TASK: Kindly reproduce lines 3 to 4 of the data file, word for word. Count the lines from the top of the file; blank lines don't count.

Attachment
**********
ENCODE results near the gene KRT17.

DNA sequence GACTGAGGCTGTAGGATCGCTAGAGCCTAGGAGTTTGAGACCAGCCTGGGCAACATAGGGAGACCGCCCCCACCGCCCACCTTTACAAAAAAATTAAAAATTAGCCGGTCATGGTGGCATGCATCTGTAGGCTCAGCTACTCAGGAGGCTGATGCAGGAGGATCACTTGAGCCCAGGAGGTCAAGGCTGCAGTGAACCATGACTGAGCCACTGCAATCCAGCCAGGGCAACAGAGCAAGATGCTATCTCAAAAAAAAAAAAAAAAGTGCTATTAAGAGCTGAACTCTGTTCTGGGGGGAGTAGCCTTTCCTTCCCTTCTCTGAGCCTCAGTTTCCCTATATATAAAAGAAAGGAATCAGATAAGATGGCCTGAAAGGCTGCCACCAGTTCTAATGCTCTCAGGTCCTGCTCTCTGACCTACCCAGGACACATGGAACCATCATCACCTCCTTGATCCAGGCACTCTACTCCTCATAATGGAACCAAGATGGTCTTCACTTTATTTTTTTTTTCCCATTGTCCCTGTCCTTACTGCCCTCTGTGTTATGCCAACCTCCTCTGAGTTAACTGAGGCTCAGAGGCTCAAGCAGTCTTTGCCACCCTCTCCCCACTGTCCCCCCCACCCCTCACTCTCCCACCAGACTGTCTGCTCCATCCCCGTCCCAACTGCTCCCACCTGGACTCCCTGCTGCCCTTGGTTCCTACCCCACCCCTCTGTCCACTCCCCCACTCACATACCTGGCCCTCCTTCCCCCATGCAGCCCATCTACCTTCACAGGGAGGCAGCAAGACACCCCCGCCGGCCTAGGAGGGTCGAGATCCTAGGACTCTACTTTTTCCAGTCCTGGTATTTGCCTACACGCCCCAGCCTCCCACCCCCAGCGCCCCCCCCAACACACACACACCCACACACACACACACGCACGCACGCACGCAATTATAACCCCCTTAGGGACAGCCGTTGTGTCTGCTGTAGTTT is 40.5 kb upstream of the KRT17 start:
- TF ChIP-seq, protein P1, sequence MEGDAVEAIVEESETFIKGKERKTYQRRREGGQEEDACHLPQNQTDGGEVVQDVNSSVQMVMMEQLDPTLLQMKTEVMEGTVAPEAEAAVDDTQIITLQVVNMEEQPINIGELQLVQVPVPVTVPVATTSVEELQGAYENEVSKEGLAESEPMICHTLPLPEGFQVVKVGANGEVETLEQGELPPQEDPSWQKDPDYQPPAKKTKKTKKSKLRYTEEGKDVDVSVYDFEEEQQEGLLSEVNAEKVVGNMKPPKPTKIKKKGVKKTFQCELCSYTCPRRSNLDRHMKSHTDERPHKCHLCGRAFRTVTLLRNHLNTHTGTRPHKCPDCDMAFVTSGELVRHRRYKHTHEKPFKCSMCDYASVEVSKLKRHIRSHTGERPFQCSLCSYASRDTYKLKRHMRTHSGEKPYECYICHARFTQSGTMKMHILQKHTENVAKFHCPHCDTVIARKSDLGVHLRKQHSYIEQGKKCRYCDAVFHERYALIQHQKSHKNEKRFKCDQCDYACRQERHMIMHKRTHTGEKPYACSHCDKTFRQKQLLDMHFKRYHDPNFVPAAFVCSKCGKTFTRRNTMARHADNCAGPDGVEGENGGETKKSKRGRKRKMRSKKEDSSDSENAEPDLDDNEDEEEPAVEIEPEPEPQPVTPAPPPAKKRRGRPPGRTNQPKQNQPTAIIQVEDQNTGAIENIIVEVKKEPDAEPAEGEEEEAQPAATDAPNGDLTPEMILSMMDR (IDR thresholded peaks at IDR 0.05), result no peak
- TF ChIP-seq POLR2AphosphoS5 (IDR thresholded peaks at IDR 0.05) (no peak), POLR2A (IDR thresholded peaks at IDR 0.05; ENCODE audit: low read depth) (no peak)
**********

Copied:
- TF ChIP-seq, protein P1, sequence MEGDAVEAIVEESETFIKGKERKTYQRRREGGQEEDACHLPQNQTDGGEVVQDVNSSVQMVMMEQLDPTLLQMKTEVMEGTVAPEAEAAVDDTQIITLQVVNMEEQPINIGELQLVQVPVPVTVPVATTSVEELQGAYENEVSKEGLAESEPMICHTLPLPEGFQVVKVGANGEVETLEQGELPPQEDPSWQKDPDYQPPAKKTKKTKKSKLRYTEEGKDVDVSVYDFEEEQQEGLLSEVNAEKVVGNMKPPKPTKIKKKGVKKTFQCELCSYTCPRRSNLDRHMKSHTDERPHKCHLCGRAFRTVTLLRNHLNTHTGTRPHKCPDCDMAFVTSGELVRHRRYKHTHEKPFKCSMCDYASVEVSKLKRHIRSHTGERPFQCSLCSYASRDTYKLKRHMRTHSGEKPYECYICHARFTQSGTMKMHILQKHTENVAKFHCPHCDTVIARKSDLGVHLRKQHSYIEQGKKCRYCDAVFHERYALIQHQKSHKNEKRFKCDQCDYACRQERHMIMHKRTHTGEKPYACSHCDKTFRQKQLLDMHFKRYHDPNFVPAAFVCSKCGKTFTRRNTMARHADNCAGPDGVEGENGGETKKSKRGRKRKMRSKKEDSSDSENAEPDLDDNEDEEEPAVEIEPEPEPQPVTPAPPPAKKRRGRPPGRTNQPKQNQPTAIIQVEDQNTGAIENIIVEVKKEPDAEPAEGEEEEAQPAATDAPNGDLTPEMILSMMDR (IDR thresholded peaks at IDR 0.05), result no peak
- TF ChIP-seq POLR2AphosphoS5 (IDR thresholded peaks at IDR 0.05) (no peak), POLR2A (IDR thresholded peaks at IDR 0.05; ENCODE audit: low read depth) (no peak)